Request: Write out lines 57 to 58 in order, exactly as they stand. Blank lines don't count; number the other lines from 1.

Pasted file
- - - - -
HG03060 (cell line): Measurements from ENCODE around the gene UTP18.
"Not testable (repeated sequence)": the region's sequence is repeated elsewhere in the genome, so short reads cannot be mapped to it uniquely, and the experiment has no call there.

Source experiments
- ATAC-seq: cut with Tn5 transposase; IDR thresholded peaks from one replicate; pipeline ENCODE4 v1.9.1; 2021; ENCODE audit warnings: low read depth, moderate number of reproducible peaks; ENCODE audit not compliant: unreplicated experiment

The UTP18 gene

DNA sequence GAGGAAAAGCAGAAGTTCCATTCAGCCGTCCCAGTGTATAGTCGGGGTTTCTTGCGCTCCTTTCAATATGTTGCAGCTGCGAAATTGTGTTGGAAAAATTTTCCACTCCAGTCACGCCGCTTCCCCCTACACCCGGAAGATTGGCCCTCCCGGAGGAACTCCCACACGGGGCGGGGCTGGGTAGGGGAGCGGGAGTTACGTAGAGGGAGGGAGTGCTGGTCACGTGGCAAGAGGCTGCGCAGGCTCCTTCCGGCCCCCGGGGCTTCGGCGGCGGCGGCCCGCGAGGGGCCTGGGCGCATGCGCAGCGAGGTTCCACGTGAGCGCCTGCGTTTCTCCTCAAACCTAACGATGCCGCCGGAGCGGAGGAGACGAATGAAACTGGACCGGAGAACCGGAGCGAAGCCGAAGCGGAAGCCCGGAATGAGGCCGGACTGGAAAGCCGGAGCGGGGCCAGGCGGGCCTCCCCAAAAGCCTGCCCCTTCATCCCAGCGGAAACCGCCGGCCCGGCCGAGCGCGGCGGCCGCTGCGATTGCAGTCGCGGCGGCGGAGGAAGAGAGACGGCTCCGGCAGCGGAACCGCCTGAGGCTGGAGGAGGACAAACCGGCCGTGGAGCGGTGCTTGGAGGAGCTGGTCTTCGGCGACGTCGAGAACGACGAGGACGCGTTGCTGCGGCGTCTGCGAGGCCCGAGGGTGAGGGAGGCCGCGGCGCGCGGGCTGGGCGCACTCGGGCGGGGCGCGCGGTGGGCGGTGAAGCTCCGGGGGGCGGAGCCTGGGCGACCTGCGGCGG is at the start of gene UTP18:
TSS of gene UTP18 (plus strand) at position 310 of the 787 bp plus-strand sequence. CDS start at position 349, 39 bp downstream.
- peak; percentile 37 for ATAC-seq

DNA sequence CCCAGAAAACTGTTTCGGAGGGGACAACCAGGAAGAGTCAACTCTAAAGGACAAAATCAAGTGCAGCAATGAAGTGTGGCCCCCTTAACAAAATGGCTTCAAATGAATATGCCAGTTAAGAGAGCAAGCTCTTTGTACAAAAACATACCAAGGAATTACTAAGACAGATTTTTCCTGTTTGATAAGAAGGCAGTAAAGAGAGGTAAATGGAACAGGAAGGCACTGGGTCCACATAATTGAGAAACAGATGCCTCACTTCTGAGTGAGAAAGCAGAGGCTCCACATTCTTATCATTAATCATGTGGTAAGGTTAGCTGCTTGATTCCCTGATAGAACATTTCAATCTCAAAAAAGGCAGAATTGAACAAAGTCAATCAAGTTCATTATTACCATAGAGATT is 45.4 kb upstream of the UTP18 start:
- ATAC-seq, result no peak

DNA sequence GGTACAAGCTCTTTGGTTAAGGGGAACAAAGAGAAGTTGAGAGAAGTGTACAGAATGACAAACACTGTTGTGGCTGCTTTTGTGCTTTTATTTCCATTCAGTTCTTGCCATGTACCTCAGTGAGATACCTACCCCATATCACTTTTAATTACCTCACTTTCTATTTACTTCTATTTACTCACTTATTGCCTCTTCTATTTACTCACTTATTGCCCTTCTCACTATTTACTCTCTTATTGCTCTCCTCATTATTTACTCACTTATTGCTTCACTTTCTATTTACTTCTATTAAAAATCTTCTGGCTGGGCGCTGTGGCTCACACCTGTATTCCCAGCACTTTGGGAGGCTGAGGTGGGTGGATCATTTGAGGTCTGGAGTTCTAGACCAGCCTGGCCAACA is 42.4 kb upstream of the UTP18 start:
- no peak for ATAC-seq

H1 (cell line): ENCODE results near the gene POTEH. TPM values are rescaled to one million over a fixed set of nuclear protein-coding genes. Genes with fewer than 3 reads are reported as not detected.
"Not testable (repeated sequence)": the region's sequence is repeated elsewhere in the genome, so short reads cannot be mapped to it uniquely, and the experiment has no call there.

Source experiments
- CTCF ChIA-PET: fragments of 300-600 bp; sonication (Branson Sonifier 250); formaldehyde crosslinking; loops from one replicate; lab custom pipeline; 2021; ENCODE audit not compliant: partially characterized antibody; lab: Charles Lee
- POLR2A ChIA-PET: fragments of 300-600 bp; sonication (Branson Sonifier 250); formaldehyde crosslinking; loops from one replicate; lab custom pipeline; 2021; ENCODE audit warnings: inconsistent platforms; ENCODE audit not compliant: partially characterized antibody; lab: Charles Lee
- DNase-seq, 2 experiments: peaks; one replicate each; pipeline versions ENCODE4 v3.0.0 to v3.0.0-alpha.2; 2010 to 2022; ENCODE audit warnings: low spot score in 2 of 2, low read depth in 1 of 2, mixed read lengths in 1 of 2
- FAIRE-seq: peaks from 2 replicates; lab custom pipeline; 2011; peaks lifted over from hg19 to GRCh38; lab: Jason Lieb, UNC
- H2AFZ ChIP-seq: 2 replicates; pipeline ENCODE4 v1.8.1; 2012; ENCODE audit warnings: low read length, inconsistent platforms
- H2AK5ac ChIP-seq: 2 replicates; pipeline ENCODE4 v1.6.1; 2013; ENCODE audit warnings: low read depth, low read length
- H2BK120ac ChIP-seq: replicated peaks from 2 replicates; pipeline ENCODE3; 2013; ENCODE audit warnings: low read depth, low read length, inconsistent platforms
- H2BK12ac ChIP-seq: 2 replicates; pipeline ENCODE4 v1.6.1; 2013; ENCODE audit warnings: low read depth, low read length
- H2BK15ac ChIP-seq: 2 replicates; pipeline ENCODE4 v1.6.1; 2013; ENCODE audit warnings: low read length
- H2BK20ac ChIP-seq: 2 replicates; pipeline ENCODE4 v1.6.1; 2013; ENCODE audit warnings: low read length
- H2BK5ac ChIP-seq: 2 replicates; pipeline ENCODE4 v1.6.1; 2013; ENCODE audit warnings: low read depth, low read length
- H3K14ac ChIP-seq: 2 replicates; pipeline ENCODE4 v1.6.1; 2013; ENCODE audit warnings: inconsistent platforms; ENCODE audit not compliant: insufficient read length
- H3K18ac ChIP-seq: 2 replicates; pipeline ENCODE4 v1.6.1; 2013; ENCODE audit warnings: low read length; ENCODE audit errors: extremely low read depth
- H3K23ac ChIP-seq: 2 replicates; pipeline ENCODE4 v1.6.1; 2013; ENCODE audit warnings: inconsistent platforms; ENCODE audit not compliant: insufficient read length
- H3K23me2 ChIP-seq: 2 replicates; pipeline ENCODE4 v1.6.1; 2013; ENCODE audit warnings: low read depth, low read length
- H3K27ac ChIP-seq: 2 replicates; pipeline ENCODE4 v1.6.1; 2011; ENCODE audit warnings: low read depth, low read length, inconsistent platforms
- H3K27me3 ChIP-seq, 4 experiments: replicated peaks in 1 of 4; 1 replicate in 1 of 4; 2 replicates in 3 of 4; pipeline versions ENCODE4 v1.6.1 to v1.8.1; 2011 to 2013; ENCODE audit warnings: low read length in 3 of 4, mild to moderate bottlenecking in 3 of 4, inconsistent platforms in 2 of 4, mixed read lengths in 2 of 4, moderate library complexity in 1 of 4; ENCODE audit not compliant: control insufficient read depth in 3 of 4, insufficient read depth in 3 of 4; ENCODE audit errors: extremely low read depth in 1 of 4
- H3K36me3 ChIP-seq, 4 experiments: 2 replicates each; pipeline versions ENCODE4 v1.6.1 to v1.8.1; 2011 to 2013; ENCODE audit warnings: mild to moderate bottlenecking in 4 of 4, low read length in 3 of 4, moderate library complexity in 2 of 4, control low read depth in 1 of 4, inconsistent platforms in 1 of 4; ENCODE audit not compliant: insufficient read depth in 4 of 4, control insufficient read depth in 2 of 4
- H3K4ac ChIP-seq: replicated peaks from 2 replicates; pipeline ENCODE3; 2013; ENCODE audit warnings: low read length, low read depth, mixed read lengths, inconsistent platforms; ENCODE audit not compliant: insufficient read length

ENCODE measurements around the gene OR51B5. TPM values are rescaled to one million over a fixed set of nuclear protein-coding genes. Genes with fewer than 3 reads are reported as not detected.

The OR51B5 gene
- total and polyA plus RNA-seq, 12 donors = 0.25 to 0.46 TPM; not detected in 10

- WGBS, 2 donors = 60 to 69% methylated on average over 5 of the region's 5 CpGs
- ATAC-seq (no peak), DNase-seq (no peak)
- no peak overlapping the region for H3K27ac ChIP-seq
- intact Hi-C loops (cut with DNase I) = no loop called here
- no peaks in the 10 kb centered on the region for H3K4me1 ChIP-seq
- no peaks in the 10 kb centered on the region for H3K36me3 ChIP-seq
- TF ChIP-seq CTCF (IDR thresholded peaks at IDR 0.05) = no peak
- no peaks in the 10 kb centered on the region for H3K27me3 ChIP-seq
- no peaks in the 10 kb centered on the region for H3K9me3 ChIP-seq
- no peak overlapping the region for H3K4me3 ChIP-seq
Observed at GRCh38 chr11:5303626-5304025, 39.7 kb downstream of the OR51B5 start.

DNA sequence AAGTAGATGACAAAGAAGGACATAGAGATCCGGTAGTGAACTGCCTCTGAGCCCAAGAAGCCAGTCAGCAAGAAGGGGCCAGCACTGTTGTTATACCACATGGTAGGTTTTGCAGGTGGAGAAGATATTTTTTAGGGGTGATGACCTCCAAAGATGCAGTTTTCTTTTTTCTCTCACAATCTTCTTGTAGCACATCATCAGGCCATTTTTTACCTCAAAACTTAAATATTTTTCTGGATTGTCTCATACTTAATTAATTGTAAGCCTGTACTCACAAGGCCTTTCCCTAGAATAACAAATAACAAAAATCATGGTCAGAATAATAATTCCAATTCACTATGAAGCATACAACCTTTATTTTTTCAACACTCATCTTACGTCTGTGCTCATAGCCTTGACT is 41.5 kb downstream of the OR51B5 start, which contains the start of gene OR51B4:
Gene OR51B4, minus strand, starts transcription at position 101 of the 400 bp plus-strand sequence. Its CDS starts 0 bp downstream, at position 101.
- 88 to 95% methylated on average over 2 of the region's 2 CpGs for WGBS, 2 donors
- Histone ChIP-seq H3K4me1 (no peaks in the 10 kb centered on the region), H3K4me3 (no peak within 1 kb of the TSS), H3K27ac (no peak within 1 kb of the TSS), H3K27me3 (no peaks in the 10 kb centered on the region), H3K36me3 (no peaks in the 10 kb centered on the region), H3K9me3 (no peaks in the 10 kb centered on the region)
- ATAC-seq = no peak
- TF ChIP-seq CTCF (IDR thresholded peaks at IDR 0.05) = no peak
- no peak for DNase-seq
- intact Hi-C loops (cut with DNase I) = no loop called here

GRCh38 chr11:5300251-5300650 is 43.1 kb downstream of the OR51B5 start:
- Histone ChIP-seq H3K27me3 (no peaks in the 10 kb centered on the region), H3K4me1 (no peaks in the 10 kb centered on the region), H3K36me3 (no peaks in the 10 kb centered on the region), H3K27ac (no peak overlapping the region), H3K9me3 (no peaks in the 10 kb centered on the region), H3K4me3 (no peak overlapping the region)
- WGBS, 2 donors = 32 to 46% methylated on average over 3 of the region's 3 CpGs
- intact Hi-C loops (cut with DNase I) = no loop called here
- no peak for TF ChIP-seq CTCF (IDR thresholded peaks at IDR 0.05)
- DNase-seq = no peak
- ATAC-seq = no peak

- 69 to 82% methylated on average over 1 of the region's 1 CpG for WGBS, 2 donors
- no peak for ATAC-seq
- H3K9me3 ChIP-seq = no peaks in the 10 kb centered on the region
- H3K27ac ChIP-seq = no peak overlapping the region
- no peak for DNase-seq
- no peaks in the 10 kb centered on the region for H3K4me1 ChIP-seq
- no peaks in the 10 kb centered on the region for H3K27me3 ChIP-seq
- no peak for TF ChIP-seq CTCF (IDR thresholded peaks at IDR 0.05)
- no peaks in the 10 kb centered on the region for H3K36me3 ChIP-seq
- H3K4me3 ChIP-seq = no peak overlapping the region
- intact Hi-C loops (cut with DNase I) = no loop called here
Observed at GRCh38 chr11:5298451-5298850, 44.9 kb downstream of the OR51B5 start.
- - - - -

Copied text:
GRCh38 chr11:5300251-5300650 is 43.1 kb downstream of the OR51B5 start:
- Histone ChIP-seq H3K27me3 (no peaks in the 10 kb centered on the region), H3K4me1 (no peaks in the 10 kb centered on the region), H3K36me3 (no peaks in the 10 kb centered on the region), H3K27ac (no peak overlapping the region), H3K9me3 (no peaks in the 10 kb centered on the region), H3K4me3 (no peak overlapping the region)